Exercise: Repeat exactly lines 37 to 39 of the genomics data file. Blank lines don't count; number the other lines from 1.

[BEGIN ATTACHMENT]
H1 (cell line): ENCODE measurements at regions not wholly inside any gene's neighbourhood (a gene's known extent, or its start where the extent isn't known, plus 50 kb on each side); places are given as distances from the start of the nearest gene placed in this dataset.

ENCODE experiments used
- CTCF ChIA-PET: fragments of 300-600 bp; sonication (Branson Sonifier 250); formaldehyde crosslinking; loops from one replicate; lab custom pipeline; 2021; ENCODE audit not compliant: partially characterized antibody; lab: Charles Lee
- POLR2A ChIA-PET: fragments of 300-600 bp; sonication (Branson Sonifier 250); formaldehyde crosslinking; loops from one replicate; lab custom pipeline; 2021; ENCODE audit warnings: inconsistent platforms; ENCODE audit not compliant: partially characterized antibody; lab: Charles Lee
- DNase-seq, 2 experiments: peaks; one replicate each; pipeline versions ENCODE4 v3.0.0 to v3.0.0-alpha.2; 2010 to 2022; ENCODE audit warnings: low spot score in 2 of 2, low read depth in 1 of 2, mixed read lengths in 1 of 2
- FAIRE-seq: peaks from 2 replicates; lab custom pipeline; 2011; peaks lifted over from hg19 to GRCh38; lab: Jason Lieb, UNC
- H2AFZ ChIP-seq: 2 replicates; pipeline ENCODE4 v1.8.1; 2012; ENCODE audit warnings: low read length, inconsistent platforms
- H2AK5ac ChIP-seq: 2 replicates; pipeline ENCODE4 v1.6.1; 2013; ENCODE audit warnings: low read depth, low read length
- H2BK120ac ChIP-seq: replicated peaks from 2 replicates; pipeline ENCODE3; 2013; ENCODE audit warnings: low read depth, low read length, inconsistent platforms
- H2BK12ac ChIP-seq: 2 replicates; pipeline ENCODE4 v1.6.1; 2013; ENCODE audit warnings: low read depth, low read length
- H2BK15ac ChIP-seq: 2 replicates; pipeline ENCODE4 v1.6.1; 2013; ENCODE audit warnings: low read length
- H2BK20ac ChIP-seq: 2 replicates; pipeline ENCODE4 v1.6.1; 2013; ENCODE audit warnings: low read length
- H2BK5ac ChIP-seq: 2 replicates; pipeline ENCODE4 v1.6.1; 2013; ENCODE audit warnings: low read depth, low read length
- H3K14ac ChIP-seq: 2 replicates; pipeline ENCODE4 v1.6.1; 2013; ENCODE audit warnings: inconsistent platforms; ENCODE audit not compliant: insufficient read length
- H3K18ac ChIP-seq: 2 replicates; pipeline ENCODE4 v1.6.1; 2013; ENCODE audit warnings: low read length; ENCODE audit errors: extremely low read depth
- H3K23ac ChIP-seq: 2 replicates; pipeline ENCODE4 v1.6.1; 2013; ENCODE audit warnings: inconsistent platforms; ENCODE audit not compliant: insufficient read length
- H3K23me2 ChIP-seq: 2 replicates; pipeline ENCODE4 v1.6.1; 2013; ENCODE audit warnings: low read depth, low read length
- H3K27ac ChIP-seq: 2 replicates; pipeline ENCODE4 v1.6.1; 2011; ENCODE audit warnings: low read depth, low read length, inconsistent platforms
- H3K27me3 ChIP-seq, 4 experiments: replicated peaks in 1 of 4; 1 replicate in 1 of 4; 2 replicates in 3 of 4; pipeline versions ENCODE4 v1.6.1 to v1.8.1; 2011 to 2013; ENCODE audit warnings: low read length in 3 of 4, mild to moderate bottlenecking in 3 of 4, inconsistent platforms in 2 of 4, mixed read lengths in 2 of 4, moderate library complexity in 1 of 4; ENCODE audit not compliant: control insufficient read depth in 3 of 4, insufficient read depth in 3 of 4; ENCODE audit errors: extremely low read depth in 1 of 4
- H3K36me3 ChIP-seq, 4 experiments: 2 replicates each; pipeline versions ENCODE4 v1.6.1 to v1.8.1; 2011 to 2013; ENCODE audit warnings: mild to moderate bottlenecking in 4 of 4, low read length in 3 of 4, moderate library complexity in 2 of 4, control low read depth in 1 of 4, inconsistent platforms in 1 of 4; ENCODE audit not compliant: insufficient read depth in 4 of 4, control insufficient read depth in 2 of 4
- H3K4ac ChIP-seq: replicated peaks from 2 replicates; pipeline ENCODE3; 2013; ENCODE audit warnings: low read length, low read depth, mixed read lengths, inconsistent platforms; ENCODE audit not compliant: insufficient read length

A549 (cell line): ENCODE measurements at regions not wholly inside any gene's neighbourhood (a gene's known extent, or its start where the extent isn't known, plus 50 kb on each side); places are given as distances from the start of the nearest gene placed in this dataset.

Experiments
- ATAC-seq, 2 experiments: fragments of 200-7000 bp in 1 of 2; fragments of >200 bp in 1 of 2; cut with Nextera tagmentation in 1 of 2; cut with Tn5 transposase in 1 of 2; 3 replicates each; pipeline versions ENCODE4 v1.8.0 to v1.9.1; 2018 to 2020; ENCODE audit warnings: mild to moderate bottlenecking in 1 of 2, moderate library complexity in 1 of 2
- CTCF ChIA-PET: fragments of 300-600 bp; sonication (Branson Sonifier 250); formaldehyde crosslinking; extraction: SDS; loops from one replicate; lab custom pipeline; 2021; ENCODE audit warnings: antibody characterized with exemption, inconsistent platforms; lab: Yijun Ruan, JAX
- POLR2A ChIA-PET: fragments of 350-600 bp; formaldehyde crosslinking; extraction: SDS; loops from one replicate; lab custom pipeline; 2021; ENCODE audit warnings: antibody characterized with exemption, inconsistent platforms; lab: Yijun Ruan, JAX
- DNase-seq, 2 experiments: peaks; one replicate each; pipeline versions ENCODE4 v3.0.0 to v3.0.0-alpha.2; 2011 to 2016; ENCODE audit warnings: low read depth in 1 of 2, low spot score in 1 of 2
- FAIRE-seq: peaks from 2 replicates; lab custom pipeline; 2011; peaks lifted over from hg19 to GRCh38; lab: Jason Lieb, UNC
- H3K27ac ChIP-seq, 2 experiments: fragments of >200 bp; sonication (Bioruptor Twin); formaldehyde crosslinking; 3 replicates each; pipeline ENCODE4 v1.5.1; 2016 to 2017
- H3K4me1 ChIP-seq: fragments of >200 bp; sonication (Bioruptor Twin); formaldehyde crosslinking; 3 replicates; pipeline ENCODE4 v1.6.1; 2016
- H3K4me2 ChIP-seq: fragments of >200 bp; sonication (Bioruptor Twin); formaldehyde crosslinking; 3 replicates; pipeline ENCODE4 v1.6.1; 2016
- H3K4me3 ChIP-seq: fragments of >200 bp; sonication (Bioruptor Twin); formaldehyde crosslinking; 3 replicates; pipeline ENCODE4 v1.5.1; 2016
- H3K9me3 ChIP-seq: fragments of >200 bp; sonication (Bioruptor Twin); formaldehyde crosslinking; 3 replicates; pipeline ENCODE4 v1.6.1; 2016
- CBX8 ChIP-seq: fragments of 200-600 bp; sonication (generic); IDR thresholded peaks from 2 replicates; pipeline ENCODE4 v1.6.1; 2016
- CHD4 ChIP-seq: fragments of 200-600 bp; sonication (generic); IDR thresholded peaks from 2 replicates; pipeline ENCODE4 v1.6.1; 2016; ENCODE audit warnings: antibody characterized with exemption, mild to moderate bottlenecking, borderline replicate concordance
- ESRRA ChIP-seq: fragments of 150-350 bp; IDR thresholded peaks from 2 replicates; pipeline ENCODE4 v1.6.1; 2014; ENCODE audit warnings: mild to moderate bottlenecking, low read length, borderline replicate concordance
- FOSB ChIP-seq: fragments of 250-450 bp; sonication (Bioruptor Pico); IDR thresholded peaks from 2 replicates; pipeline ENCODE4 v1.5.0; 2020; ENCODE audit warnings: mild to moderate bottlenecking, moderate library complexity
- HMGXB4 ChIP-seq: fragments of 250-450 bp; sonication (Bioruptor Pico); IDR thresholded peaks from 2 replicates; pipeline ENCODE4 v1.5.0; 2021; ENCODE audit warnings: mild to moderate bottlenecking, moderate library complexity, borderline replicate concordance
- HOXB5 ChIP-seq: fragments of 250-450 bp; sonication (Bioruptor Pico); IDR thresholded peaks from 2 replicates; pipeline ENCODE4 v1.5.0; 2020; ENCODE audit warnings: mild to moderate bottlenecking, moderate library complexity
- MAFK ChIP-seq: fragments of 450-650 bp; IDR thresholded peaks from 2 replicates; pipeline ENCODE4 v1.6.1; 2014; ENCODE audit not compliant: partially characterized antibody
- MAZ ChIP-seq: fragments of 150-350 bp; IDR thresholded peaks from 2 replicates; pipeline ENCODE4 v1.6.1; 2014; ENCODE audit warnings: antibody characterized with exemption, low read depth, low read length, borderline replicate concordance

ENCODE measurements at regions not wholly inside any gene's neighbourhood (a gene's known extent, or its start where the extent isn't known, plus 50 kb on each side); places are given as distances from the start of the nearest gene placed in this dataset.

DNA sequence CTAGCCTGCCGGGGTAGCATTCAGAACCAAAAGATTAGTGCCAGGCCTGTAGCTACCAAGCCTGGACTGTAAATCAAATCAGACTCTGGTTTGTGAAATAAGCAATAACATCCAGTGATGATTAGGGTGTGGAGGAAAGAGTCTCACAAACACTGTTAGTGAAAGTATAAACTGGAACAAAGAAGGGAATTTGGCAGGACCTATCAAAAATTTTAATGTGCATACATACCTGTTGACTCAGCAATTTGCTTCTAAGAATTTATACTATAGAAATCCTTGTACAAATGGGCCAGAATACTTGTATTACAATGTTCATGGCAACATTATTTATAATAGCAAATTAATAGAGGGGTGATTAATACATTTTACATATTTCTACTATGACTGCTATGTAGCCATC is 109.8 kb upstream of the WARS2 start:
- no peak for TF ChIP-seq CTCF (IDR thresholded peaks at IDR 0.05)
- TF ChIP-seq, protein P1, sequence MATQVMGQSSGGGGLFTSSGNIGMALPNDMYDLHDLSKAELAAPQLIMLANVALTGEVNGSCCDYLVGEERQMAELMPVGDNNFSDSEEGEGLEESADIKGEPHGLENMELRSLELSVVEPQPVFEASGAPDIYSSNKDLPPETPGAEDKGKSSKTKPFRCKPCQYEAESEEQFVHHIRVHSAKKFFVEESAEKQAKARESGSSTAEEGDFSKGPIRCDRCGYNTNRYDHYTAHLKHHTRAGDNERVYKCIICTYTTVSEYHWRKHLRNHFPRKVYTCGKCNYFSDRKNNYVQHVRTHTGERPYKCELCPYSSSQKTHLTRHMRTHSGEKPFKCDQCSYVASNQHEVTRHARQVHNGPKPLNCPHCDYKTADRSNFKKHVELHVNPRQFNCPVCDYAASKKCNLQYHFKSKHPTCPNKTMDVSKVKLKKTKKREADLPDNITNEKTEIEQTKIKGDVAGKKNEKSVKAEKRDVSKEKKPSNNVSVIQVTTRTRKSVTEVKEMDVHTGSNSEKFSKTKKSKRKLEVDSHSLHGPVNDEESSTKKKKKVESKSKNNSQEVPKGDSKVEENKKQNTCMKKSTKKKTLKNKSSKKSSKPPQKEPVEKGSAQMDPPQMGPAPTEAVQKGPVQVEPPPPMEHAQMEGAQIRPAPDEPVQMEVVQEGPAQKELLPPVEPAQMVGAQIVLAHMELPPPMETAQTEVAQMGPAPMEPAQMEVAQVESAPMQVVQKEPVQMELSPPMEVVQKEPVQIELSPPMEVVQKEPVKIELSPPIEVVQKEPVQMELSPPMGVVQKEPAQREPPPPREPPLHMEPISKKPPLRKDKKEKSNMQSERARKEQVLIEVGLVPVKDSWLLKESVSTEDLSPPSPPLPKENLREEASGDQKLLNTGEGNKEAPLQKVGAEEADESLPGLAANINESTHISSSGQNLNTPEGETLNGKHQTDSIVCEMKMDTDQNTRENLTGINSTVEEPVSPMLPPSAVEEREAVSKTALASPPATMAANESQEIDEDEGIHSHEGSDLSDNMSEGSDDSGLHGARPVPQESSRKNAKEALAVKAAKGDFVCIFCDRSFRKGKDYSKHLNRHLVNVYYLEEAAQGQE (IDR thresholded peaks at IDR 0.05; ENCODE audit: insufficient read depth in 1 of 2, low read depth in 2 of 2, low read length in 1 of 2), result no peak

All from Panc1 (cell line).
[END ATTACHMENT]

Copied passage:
- FOSB ChIP-seq: fragments of 250-450 bp; sonication (Bioruptor Pico); IDR thresholded peaks from 2 replicates; pipeline ENCODE4 v1.5.0; 2020; ENCODE audit warnings: mild to moderate bottlenecking, moderate library complexity
- HMGXB4 ChIP-seq: fragments of 250-450 bp; sonication (Bioruptor Pico); IDR thresholded peaks from 2 replicates; pipeline ENCODE4 v1.5.0; 2021; ENCODE audit warnings: mild to moderate bottlenecking, moderate library complexity, borderline replicate concordance
- HOXB5 ChIP-seq: fragments of 250-450 bp; sonication (Bioruptor Pico); IDR thresholded peaks from 2 replicates; pipeline ENCODE4 v1.5.0; 2020; ENCODE audit warnings: mild to moderate bottlenecking, moderate library complexity